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Should Jewish People Celebrate the Secular New Year?

Renee Eder on Tuesday, December 29, 2015

For Jewish people, Rosh Hashanah marks the new year. In September, we dipped apples in honey to celebrate 5776. Three months later, we dip chips in salsa to ring in the secular new year. Should we be participating in such customs since we already celebrated the Jewish new year?

According to Wikipedia, January 1st as New Years day has a clearly pagan origin, as follows:

The Romans dedicated this day to Janus, the god of gates, doors, and beginnings. The month of January was named after Janus, who had two faces, one looking forward and the other looking backward. This suggests that New Year’s celebrations are founded on pagan traditions. Some have suggested this occurred in 153 BC, when it was stipulated that the two annual consuls (after whose names the years were identified) entered into office on that day, though no consensus exists on the matter. Dates in March, coinciding with the spring equinox, or commemorating the Annunciation of Jesus, along with a variety of Christian feast dates were used throughout the Middle Ages, though calendars often continued to display the months in columns running from January to December.

However, according Rabbi Michael Broyde, a rabbi and law professor in Atlanta,  the reality seems to have completely changed. New Year’s Day – like Valentine’s Day and unlike Christmas – seems to have completely lost its Christian overtones. According to Broyde, "In contemporary America, there is little religious content or expression to New Year’s Day." and "few would classify it as a religious holiday." In fact, he cites the following three reasons why it's okay to celebrate the secular New Year:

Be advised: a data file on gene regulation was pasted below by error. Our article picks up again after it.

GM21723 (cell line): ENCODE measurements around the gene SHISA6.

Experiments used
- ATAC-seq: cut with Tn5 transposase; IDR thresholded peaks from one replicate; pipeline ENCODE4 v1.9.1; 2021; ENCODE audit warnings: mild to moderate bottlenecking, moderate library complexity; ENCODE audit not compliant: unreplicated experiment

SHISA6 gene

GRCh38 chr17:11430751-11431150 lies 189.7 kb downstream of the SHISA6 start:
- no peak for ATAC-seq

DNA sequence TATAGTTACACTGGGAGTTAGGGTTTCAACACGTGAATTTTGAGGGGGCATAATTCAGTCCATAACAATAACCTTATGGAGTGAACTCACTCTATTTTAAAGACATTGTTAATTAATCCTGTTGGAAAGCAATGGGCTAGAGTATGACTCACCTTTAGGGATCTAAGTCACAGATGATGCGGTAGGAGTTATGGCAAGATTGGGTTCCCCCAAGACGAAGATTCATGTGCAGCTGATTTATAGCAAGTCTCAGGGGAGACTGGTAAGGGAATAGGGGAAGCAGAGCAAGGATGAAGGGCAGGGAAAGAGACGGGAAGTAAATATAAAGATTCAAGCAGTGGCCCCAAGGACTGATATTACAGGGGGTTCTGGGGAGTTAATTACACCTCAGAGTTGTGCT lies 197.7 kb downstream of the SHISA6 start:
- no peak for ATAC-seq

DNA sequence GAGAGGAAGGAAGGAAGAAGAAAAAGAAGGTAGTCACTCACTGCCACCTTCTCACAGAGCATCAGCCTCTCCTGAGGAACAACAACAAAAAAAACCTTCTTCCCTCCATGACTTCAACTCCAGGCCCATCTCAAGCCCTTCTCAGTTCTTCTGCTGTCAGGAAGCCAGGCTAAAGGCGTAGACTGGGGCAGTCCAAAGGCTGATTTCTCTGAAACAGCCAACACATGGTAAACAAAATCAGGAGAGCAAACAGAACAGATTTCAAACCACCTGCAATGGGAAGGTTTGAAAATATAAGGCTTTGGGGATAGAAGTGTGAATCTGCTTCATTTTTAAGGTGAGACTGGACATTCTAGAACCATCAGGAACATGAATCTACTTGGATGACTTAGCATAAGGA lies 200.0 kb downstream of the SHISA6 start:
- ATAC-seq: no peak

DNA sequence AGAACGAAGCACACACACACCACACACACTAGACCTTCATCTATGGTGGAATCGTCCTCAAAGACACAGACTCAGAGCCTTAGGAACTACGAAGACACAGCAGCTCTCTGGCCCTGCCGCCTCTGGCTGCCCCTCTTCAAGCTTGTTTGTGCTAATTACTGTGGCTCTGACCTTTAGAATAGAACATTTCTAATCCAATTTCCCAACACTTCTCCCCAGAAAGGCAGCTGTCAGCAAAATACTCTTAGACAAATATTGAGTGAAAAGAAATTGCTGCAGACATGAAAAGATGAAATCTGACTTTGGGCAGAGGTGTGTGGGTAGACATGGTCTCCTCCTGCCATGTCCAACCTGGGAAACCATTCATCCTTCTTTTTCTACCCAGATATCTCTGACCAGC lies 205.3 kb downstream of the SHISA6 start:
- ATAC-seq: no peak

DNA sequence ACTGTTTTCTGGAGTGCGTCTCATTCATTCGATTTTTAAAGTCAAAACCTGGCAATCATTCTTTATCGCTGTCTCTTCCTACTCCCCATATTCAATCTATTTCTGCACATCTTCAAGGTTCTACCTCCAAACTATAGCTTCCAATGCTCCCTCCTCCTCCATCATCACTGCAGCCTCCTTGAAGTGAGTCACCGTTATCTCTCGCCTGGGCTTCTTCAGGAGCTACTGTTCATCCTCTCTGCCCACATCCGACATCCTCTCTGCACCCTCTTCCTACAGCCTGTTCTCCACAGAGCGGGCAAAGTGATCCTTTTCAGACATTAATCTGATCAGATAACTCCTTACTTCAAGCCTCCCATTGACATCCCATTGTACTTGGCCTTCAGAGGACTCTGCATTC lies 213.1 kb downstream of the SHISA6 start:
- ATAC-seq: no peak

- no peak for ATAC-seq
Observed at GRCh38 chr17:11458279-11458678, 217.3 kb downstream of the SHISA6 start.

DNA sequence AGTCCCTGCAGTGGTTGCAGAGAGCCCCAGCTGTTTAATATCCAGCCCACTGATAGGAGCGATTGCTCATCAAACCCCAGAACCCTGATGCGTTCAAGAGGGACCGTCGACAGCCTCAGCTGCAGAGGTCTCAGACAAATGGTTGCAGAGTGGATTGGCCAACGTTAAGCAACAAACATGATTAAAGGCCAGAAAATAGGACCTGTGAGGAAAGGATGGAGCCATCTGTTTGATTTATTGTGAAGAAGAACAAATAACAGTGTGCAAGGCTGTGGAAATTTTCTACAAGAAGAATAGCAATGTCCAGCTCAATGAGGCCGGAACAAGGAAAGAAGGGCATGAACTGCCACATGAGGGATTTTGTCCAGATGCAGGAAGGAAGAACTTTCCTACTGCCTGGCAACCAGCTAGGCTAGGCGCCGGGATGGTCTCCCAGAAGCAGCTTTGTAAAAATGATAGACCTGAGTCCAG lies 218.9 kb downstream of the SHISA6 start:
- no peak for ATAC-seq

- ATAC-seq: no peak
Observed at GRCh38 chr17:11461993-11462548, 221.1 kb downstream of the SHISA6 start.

1. The conduct the individuals engage in can be rationally explained independent of the gentile holiday or event.
  2. The pagan origins are so deeply hidden that they have disappeared, and the celebrations can be attributed to some secular source or reason.
  3. The activities memorialized are actually consistent with the Jewish tradition.

So, keep making those resolutions, kissing loved ones at the stroke of midnight, and dipping those chips! We, at the J, wish you and yours a happy and healthy secular new year! See you at the J  (to keep the gym resolution :) in 2016!

Special Offer to Keep Your Fitness Resolution

Join the J in the month of January and you'll pay no registration fee and
 receive 10% off your membership dues! Such a deal.

Cannot have been a member in 2015. Not eligible for Teen, Au-pair, J-Friend, Kehilla, and Silver Sneakers Upgrade categories.

Also, if you are already a member of the J, join us on Monday-Friday, January 4-8 for Members Matter Week: Come to the J all week for treats and giveaways. It's our way to say, "THANK YOU for your continued support and for being a part of our J family!"

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